“I had enough connections as the little Black boy from Wolfville to go to Bay Street and the people I knew to raise the money and I did. And as I said in the book it started with TD,” he recalls.

TD contributed $50,000. Then came BMO Financial Group, BCE Inc. (Bell), George Weston Limited, Power Corporation of Canada, Sun Life Financial, and several others. Oliver said companies he approached immediately responded to him personally or to the idea of a dive into the subject of removing discriminatory barriers in corporate Canada.

In the later stages, Oliver believes there were some contributors who may have simply thought 10 or 20 thousand dollars for anti-discrimination advice was cheap, when compared to any risk of a Texaco or Coca-Cola-style lawsuit down the line.

“There were some companies that I don’t want to mention by name that did jerk me around a bit,” Oliver said. “That… I’ve never forgotten that.”

For his part, he says he doesn’t resent the fundraising or overall task, or that he was living in a country that needed a half-million-dollar piece of work to speak to the many layers involved in systemic discrimination. It was more important that it could be done and was being done. But beyond the money, it required co-operation.

“I then needed the bureaucracy to come (on board) as well. Because the largest buying group in Canada, the largest business group in Canada, is the Government of Canada,” he said.

Early on, he’s stated, the Conference Board researchers were “timid in their language” and shied away from use of the word “racism.” Oliver had support from Sharon Ross, “one of the driving forces behind the Black Cultural Centre,” and others in pushing back.


Business Critical

There were a few outcomes in the end. One was a public action guide released in 2005: “Business Critical: Maximizing the Talents of Visible Minorities.

The document runs more than 100 pages. It includes hard numbers from government studies and surveys of Canadian organizations; there are case studies, corporate profiles, discussion of recruitment and evaluation strategies. There is the discussion of visible minorities in the context of attracting and retaining new immigrants. The report notably incorporates findings of other consultants and researchers on topics under the umbrella of systemic racism, while talking about all of the potential that can come from properly responding.



And when it comes to truly embracing diversity and improving a company’s ability to see and understand the market, the examples can be relatively simple. For instance, from the report: “At one of its Vancouver stations, Petro-Canada saw kiosk sales increase by 15 per cent and gasoline sales rise from 2.7 million to 3.1 million litres over a three-year period, when it paid attention to the demographics of its market. It knew that the community was largely Chinese and capitalized on the opportunity to modify the way it did business to reflect its clients’ needs. Petro-Canada changed the station’s signage to include both English and Mandarin, and it hired a sales associate fluent in both languages. It was this last move, using the talents of a visible minority employee, that made the biggest difference in sales.”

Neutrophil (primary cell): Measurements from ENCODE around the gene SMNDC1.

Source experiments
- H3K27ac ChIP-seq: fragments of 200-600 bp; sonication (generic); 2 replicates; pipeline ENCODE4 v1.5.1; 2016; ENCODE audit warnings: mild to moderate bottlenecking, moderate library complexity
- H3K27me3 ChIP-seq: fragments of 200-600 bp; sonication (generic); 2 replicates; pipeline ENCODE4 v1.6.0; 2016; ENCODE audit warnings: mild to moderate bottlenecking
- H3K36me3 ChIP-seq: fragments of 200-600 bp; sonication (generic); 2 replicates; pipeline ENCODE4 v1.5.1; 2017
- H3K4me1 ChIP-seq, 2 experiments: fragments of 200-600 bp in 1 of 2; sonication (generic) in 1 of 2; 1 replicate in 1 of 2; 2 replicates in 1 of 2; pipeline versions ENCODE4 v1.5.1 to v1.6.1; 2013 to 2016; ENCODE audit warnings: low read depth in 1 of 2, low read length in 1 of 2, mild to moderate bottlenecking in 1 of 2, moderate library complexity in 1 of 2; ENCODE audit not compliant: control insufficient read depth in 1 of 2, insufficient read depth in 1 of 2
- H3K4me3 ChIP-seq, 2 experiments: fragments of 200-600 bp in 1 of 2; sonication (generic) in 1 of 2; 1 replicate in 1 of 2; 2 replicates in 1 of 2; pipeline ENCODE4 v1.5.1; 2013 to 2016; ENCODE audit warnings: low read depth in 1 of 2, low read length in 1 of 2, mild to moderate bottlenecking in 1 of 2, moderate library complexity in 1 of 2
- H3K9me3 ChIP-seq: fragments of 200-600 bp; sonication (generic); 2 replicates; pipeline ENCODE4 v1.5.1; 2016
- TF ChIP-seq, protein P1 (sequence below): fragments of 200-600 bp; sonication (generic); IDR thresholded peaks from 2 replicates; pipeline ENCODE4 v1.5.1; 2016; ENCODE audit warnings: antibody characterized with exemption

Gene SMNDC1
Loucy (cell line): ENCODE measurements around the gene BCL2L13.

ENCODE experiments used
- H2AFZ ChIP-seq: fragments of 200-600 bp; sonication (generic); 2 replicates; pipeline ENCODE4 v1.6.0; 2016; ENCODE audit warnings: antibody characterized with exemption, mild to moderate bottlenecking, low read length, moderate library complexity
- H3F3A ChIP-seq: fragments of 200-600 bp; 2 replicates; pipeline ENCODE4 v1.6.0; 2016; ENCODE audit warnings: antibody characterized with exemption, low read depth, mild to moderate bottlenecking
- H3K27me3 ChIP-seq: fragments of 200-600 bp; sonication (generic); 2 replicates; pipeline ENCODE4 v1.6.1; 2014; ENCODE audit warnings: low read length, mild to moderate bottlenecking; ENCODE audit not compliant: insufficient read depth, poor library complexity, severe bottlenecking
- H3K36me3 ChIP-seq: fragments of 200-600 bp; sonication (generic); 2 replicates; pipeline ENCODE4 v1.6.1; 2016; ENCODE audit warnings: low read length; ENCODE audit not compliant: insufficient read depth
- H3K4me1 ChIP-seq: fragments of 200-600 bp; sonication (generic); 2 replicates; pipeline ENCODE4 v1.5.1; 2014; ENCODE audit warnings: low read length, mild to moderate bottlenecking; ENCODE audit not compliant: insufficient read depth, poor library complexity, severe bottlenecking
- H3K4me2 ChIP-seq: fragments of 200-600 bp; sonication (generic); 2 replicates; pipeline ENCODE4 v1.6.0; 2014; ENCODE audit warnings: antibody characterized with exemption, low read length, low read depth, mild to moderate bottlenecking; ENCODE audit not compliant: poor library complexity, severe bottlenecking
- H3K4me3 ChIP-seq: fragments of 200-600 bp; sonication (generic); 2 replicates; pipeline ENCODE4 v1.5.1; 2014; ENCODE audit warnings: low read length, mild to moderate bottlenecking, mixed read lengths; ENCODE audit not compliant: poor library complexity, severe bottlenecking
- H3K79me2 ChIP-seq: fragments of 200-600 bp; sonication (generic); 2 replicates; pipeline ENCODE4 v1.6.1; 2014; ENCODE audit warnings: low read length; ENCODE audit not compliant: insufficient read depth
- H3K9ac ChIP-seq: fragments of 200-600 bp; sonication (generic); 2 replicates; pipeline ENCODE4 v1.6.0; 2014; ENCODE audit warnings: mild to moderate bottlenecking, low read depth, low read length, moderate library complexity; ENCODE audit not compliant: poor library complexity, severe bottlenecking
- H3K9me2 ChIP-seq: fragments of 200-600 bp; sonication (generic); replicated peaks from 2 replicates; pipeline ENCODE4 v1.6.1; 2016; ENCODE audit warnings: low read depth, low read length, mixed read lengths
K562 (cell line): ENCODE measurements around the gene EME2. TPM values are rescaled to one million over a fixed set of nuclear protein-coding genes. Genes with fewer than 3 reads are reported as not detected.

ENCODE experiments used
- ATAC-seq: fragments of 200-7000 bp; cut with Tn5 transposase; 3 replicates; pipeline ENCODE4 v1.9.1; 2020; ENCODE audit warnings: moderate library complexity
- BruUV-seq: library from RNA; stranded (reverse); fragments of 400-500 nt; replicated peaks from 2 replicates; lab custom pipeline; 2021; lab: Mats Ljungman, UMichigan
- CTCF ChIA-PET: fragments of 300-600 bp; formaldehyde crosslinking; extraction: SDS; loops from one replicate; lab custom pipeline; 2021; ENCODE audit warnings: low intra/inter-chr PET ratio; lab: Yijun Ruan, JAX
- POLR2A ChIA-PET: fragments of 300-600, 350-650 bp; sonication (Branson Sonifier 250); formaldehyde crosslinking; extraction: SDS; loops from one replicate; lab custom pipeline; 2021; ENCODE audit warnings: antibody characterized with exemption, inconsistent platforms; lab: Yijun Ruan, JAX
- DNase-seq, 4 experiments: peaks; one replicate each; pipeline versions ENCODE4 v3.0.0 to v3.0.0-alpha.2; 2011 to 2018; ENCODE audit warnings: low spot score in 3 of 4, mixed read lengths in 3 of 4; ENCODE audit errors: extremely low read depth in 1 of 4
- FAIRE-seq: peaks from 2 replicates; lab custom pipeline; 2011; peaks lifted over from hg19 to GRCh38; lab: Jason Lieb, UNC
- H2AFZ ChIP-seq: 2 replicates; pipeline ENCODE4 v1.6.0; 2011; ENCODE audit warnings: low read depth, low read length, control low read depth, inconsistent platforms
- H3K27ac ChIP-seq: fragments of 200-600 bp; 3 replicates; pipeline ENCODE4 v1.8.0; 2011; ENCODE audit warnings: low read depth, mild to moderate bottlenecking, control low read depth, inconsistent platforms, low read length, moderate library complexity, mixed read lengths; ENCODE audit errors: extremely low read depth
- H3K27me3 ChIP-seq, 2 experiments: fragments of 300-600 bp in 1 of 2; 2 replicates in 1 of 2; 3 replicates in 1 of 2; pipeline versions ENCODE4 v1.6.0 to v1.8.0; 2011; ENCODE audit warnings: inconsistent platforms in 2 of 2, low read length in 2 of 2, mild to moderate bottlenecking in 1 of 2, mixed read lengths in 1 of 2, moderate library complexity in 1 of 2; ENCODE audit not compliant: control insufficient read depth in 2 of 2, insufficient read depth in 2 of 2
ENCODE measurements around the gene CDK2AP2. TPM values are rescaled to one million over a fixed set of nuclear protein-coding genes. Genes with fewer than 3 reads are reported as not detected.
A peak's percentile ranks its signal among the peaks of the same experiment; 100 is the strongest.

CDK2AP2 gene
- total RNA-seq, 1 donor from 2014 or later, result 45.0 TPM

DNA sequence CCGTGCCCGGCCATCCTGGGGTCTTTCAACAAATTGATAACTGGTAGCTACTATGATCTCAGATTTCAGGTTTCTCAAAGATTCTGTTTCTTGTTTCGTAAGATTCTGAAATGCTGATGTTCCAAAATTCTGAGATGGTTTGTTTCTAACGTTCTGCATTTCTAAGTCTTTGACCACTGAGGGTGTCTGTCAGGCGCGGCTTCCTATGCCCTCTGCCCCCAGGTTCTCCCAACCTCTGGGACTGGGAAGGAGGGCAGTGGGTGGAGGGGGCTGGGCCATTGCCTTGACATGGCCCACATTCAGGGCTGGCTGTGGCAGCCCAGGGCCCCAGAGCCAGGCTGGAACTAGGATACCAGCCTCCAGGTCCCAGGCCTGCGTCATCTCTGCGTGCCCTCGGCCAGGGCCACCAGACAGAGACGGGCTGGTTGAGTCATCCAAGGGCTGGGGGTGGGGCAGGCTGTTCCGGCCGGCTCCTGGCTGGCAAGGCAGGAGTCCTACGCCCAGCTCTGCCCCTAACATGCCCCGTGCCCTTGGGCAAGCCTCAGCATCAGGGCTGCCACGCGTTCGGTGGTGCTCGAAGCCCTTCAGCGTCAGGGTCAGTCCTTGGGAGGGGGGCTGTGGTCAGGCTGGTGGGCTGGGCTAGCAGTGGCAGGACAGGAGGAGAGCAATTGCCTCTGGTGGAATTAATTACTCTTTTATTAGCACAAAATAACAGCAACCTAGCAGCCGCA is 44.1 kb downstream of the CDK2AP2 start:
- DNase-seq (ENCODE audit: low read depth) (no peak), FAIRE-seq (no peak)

It wrapped up not only Oliver’s long-argued business case for diversity but offered a start on how to do pursue it, in questions for executives and corporate boards and actionable checklists.


Taking the lead

The Conference Board report Oliver funded and shepherded has gone far. It prompted speaking invitations, allowing him to talk about the business case for diversity and the Canadian experience to audiences in Norway, Sweden, Denmark and more. The guide’s tools and information hold up and are still referenced by individual businesses. A lot of other work has also, of course, come in the years since, to build on the effort.

Today, on his list of many credits, Oliver is a board member of the Black North Initiative (BNI), dedicated to ending anti-Black systemic racism. He says Wes Hall, who founded BNI and is executive chairman and founder of Kingsdale Advisors is one of the people he most admires in Canadian business today. He applauded Hall for being a champion, continuing the push to remove barriers for Black Canadians.

Hall came to Canada from Jamaica at 16. He worked a variety of jobs as a teen, from catching chickens to working as a security staffer responding to burglar alarms. He went to university and ended up in a mail room on Bay Street and worked his way into the main offices. He eventually launched his own company and gained a reputation as the one to turn to when planning a major expansion or when your company is facing a proxy battle.

At the not-for-profit BNI, his board includes high-ranking representation from names like Fairfax Financial, major banks, firms like Bennett Jones and Ernst & Young, even former Governor General of Canada David Johnston.

In late November 2021, the organization released a Racial Equity Playbook, guiding employers on being more diverse, equitable and inclusive in their business practices.

Oliver says he’s behind Hall and BNI’s efforts, including pursuit of having a minimum 3.5 per cent of executive and board roles in Canada held by Black leaders by 2025.

An early step, he suggested, for those in business unsure of what to do with all this, would be to ask about your company’s approach to diversity. And if you have a committee dedicated to diversity, he said, check to see who makes up the majority of that voice. And of course, “Business Critical” is still worth a read.


About our Book Report series

In Book Report, Atlantic Business Magazine highlights non-fiction focused on Atlantic Canada and Atlantic Canadians, and from Atlantic Canadian publishers. These short pieces will offer details from upcoming business biographies, Q&As on new releases and in some cases fresh commentary from non-fiction authors on the subject of their published works.